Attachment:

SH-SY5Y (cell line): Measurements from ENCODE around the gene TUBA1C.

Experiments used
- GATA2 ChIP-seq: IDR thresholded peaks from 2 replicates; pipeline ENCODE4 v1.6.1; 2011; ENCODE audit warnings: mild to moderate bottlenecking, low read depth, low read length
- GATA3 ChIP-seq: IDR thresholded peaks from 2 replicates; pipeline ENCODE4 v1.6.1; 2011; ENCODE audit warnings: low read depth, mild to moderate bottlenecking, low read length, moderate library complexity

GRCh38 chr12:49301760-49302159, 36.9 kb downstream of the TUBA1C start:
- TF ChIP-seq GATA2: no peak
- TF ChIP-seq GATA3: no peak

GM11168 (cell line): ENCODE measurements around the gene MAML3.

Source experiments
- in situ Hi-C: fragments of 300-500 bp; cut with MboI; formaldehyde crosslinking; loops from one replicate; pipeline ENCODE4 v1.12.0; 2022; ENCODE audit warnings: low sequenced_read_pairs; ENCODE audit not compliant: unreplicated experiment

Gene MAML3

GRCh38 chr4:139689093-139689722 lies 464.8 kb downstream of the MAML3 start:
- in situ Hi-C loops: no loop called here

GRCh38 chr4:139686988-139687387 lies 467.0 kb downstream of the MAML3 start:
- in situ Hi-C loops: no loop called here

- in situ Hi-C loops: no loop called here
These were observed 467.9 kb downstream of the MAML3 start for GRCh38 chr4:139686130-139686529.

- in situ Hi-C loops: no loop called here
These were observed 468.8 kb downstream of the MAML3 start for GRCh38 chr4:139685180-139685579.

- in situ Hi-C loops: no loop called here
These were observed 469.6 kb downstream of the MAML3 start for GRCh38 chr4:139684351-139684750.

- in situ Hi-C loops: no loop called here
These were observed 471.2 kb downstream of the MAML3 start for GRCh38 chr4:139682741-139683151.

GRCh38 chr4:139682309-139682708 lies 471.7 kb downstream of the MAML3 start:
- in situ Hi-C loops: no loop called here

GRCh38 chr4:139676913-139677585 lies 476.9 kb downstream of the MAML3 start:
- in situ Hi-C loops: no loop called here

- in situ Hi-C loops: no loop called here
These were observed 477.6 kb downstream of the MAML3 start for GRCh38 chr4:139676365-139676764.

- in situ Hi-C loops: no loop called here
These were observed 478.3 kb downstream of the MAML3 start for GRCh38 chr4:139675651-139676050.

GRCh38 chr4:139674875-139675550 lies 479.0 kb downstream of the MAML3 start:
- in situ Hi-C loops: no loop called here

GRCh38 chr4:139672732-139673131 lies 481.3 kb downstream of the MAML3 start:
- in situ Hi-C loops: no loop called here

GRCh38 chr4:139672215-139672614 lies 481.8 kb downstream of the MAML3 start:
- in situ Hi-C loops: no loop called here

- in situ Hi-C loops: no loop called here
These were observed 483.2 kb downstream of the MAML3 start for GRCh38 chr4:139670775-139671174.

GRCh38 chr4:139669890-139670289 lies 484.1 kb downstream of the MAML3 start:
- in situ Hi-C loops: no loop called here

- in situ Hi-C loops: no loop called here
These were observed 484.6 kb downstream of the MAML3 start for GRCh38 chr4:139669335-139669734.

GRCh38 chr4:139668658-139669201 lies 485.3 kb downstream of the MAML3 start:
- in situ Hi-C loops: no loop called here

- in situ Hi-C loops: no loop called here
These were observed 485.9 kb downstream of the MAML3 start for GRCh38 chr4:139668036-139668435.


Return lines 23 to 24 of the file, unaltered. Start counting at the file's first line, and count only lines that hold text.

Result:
These were observed 471.2 kb downstream of the MAML3 start for GRCh38 chr4:139682741-139683151.

GRCh38 chr4:139682309-139682708 lies 471.7 kb downstream of the MAML3 start: